June 12, 2010

Imagine. Invent. Integrate.

We all love clever stuff. But something happens when clever meets ingenuity. Like this piece entitled "The Dreaded Stairs" which was released last year.

This is not posted here to endorse any site or product, it's here to make you think.

I hope it does.

Does this give you any ideas for a different way around a current challenge?

Helping you integrate all you do with all you do.

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June 11, 2010

Finding Your Voice on Social Networks

Their Way Is Irrelevant

Yesterday, I hosted a panel at Marcom 2010. The title was “Twitter: How to Engage, Connect and Be Authentic”.

The point of the discussion was not about twitter.com, it was about each person and their organization navigating the two-way online conversation. Great group, we could have spent all day talking about it.

Cave Drawings and Hieroglyphics

Social networking is as old as we have walked the earth but that is not what makes the news these days. The discussion is about a digital revolution that is giving control and customization to each and every one of us. Companies and organizations are grappling with this new two-way conversation. Some are mastering it while others are challenged by it.

We have the world in our pocket on smartphones. Any computer manufacturer in the game will offer a tablet solution by the end of the year. And no doubt there is a team working on audio versions for our vehicles.

We don't have our jet packs yet, but we have our voice and we have our choice.

Hurry Instant Now

This has given us the chance to connect to people worlds apart who share our interests. Businesses, not-for-profits and governments that have embraced it have found ways to directly connect with their constituents.

I spent 22 years in the radio industry overseeing everything from programming, promotion and marketing campaigns and performing on-air shifts. On the eve of my first time on the radio, one of my mentors gave me invaluable advice – find your own voice.

Same with Social Channels

It takes time to find your voice, connect and engage. So if you are unsure you should dig deeper or whether your company or organization should get more involved, start listening and learning.

Marcom keynote speaker Mitch Joel summed up by saying if your products or offering suck, social media won’t save you. So if you think that these channels will be your quick fix, you will be disappointed.

This has nothing to do with the number of followers or tweets you have, it has to do with you being you and digging in and mucking around like we all had to when we started.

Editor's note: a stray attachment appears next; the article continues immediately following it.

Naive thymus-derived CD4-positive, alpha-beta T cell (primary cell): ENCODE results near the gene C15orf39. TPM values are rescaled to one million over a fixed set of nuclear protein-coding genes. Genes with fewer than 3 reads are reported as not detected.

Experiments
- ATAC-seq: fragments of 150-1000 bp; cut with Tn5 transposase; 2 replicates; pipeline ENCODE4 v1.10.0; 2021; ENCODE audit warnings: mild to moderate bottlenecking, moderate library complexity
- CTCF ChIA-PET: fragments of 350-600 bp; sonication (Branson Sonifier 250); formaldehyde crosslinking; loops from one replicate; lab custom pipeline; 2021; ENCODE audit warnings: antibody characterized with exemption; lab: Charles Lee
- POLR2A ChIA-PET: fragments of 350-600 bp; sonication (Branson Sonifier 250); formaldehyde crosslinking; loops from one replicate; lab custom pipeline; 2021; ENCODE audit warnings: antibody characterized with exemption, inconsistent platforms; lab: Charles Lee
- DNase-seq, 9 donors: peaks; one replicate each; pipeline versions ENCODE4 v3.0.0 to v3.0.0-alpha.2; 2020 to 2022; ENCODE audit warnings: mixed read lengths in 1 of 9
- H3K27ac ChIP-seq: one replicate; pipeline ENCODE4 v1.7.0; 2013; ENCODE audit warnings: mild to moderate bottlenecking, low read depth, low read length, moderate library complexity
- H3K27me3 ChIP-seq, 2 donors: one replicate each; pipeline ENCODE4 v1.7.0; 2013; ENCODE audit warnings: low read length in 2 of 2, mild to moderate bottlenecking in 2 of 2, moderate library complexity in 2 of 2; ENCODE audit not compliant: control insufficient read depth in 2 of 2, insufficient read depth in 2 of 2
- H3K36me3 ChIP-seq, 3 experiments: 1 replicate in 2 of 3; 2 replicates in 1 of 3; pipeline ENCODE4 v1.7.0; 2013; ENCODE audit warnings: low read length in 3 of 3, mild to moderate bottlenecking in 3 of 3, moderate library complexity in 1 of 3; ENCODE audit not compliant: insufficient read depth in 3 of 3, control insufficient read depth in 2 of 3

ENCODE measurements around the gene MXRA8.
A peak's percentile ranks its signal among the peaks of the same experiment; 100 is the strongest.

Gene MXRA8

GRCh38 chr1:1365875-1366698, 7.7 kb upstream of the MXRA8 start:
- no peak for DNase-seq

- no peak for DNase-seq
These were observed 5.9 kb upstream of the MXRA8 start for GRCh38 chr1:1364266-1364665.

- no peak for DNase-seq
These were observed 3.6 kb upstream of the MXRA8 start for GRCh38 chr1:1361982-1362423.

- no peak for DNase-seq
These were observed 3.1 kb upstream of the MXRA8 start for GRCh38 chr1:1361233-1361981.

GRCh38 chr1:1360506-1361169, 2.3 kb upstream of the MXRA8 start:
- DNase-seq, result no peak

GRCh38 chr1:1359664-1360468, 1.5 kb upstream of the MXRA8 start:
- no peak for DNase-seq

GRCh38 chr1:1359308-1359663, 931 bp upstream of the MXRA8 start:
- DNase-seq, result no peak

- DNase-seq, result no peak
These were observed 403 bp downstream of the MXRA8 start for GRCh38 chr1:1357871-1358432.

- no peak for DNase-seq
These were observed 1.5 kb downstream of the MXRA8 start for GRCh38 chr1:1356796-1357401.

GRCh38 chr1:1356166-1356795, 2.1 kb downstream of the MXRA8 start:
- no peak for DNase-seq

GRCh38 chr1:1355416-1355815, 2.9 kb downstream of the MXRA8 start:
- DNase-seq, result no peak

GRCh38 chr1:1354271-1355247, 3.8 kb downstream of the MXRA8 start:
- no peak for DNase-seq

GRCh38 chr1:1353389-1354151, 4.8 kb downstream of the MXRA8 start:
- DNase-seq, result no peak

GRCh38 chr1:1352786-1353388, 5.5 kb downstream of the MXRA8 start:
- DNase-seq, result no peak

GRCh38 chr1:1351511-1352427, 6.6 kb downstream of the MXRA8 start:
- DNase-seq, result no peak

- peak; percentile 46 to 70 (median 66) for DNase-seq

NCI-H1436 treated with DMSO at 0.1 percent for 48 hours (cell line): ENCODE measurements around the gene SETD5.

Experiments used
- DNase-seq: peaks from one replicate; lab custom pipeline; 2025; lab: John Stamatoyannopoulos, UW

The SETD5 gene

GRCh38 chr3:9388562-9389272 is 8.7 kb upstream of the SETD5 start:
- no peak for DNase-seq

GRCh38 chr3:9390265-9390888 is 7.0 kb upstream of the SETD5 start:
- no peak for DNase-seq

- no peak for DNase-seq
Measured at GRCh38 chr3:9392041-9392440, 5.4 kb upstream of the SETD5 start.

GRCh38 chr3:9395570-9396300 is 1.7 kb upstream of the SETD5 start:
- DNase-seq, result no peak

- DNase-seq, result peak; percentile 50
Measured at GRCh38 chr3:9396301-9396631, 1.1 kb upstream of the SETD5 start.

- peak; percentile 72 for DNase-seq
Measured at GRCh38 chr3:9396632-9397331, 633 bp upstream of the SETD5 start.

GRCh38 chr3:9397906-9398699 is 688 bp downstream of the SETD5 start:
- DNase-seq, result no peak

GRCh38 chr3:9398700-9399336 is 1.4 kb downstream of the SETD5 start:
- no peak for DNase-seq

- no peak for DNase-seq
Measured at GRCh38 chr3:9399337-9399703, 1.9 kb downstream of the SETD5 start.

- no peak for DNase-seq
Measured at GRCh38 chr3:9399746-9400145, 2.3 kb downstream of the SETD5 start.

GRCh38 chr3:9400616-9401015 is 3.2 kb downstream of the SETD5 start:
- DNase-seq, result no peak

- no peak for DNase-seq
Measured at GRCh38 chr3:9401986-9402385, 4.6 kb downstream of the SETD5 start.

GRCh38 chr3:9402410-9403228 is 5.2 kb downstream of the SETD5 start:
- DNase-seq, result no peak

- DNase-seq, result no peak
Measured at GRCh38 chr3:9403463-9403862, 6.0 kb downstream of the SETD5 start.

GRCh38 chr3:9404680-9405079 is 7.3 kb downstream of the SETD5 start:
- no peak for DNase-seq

Are you read to find your voice?

Helping you integrate all you do with all you do.

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photo credit: istock

June 10, 2010

Five Things: To Run A Business

Ideas are everywhere.

This one is as simple as they come and is the result of a conversation with a colleague.

Five is a tidy number, it's an amount that is manageable and something we'll investigate once a week.

A Strategic Plan
A realistic and executable road map for your business and your career.

Honesty With Yourself
Know your strengths, be aware of areas to work on, no one knows it all.

Honesty From Others
Find a group of 5-10 trusted advocates who will provide clear insight and feedback.

Honesty With Others
Others can see right through dishonest business practices.

Constant Education
Learning is a lifelong endeavor.

Agree? Disagree?
What are your five things?

Helping you integrate all you do with all you do.

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photo credit: therulesofwealth

June 9, 2010

Punch The Clock

Often you will meet people in large cities who grew up in a rural setting. Once in awhile, after years of bustle in an urban area, someone will opt for a quieter lifestyle with a bit more elbow room.

Green grass would replace concrete and climbing the corporate ladder may be your way to the hay loft.

We spend about 30% of our lives sleeping, another 30% working, about 10-20% consuming entertainment, add another 5% for eating and 5% getting ready – which includes dressing and showering and ironing and primping and pressing and let’s lob in another 5% for traffic. Feel free to adjust that number according to your situation.